Microsoft has finally delivered its rebooted mobile platform, Windows Phone 7. But, it faces stiff competition in a very crowded smartphone market in which Google Android and Apple iPhone have grabbed nearly all of the momentum in 2010.
Windows Phone 7 promises better integration with Microsoft Office for workers and built-in social networking and gaming capabilities for consumers. But will that be enough to win over converts from iPhone and Android? Will it be enough attract enterprises away from BlackBerry and Nokia? Can it at least win over new customers who haven't committed to a platform yet?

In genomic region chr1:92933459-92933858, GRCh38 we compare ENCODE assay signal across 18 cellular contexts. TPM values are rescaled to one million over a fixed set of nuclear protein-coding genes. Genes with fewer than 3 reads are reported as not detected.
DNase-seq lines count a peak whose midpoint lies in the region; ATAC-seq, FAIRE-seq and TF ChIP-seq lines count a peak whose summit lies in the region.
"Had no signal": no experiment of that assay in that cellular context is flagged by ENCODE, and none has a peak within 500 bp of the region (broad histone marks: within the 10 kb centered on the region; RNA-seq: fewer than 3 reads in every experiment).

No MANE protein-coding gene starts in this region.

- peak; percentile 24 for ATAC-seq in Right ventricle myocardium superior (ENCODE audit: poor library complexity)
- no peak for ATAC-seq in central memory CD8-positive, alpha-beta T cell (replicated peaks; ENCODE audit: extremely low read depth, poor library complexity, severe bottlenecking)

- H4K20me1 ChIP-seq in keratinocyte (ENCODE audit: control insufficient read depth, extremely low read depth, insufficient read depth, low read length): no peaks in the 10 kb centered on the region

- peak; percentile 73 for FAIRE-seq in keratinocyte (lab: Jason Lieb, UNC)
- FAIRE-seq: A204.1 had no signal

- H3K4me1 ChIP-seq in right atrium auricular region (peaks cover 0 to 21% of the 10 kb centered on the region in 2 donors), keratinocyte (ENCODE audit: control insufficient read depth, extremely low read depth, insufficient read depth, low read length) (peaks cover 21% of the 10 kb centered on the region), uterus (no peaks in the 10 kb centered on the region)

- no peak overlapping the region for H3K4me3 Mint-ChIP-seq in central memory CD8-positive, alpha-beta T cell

As always, TechRepublic would like your take on the situation. Take the two polls below and then jump into the discussion.
- Microsoft re-enters the mobile market with all guns blazing
- Photos of the 10 inaugural Windows Phone 7 devices
- Video: Ballmer talks WP7, iPhone, Android, and Microsoft tablets
- Windows Phone 7 unveiled: First impressions
- Windows Phone 7 through a developer's eyes
- Windows Phone 7 enterprise features overview
Jason Hiner has nothing to disclose. He doesn't hold investments in the technology companies he covers.
Jason Hiner is Global Editor in Chief of TechRepublic and Global Long Form Editor of ZDNet. He writes about how technology is changing the way we live and work in the 21st century. He's co-author of the book, Follow the Geeks.